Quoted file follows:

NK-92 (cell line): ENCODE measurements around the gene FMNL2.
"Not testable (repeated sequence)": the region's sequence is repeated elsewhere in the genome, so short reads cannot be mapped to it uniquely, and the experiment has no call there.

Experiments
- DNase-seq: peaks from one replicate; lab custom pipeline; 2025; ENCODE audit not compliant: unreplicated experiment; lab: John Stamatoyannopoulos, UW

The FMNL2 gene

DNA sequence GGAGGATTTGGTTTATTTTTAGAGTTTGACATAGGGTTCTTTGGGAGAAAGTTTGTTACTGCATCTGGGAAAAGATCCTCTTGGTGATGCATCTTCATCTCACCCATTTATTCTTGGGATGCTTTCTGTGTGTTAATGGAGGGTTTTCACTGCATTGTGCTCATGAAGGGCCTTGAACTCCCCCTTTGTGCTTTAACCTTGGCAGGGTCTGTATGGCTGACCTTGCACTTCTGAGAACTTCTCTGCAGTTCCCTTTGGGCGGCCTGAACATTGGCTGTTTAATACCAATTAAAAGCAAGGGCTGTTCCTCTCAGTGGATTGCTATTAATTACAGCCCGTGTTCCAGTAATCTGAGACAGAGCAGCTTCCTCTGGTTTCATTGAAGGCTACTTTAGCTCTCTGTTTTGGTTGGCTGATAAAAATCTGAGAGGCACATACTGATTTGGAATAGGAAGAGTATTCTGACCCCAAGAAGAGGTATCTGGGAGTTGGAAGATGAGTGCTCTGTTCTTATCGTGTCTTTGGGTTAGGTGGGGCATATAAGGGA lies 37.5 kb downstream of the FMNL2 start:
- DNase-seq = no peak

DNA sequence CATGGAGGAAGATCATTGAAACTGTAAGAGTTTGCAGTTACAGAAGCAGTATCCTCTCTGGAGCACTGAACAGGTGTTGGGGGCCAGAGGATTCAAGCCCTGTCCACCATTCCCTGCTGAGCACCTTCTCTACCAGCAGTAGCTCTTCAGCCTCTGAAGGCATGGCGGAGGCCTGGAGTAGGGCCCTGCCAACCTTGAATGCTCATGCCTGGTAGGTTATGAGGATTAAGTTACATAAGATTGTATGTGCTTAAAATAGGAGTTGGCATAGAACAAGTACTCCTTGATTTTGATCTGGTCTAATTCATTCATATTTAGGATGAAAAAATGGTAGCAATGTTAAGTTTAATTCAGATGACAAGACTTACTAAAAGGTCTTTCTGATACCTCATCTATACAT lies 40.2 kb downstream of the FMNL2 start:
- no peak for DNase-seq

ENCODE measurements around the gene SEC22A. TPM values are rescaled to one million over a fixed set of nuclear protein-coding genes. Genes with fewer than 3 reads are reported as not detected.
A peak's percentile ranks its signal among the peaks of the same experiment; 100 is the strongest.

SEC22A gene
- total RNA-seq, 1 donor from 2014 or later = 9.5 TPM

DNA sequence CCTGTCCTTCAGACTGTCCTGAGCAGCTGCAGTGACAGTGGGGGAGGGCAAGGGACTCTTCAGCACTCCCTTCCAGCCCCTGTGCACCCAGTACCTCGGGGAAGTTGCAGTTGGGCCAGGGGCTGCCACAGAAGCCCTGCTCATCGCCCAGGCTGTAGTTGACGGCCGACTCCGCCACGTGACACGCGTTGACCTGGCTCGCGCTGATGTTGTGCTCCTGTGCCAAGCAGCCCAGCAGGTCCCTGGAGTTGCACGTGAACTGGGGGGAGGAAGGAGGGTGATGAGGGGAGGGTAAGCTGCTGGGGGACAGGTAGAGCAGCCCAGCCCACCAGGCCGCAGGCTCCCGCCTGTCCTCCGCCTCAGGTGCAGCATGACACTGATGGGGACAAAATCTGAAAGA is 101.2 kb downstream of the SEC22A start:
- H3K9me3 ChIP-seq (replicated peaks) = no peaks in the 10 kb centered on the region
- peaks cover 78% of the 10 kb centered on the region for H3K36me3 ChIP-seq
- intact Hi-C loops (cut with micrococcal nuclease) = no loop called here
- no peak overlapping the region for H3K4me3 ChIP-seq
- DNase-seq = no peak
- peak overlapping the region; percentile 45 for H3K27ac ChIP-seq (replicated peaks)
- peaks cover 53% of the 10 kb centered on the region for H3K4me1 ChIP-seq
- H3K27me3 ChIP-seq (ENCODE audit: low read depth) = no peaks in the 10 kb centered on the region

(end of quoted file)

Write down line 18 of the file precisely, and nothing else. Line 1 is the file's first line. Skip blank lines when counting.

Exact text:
- no peak overlapping the region for H3K4me3 ChIP-seq